Superresolution is a process for obtaining one or more high-resolution images from one or more low-resolution observations. It has been used for many applications, including satellite and aerial imaging, medical image processing, ultrasound imaging, line fitting, automated mosaicking, infrared imaging, facial image improvement, text image improvement, compressed image and video enhancement, and fingerprint image enhancement. While research on superresolution began in the 1970s, recently, with the power of deep learning, many notable new methods have been created, including SRCNN, SRResNet, and lately, SRGANs, which use generative adversarial networks. However, since these approaches require a lot of images to train the deep learning network, they are supercompute intensive. Fortunately, with the power of the cloud, you can easily scale up the compute resources as needed, making the algorithm converge faster.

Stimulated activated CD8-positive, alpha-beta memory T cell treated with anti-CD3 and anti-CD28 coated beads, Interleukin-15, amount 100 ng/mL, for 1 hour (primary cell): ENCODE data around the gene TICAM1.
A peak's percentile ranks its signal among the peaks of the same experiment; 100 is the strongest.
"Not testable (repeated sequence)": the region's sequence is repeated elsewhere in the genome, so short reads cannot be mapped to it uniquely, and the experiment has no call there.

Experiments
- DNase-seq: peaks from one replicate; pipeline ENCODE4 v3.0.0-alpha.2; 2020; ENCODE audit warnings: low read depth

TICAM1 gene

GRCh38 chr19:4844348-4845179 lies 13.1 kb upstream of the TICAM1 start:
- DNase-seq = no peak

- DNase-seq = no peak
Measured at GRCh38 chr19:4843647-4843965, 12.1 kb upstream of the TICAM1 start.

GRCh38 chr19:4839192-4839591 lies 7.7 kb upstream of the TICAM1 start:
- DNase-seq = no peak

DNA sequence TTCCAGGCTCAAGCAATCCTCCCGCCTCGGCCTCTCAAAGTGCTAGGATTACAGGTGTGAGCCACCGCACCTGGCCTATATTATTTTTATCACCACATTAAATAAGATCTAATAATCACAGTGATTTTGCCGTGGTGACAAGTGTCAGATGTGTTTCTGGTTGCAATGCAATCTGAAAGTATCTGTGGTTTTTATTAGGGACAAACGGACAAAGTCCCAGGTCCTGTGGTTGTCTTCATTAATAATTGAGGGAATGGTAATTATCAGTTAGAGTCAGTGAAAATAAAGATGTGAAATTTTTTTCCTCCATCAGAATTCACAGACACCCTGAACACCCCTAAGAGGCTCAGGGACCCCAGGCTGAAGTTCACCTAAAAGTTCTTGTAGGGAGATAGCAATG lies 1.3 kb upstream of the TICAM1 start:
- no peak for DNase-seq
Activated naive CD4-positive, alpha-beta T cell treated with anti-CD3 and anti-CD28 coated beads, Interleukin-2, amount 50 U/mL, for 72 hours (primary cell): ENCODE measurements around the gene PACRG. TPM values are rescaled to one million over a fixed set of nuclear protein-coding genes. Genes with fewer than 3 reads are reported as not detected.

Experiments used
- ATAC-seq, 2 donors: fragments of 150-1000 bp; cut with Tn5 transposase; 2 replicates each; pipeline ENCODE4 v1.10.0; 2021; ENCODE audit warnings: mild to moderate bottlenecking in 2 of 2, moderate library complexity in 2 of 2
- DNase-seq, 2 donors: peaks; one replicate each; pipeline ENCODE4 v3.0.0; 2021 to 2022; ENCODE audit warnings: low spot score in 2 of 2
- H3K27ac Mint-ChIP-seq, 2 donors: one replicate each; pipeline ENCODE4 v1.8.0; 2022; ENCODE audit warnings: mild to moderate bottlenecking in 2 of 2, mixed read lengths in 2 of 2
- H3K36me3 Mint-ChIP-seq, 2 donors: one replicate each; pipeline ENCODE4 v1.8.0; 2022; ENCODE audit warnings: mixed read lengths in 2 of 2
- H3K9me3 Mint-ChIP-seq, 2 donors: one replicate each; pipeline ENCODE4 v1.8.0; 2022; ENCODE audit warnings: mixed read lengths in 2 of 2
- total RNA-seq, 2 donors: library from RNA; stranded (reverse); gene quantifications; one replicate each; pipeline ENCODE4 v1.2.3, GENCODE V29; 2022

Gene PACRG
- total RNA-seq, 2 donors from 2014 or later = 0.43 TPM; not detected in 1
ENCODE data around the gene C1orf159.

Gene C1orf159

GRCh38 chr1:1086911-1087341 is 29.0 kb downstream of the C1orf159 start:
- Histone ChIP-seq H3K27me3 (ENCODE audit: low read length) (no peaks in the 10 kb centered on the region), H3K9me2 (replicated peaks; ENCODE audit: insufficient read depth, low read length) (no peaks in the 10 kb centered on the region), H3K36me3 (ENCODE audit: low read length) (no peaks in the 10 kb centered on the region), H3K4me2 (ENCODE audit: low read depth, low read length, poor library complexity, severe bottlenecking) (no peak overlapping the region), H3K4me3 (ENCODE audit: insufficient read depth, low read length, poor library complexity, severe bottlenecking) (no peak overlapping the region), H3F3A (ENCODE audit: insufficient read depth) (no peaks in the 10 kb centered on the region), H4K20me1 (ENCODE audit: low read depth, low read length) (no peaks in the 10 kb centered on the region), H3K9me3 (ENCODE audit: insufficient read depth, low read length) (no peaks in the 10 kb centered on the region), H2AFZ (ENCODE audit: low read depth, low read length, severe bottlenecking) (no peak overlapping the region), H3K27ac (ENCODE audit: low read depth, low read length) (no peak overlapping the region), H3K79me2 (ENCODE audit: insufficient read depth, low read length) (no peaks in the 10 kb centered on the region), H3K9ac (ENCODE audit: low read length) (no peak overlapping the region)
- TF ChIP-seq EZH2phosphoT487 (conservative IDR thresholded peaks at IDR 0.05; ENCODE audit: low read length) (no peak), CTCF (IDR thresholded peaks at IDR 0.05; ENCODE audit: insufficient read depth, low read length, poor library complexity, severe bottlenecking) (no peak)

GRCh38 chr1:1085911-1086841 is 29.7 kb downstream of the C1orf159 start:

Xiaoyong Zhu shares the latest academic progress in superresolution using deep learning and explains how it can be applied in various industries, including healthcare. Along the way, Xiaoyong demonstrates how the training can be done in a distributed fashion in the cloud.
Xiaoyong Zhu is a senior data scientist at Microsoft, where he focuses on distributed machine learning and its applications.
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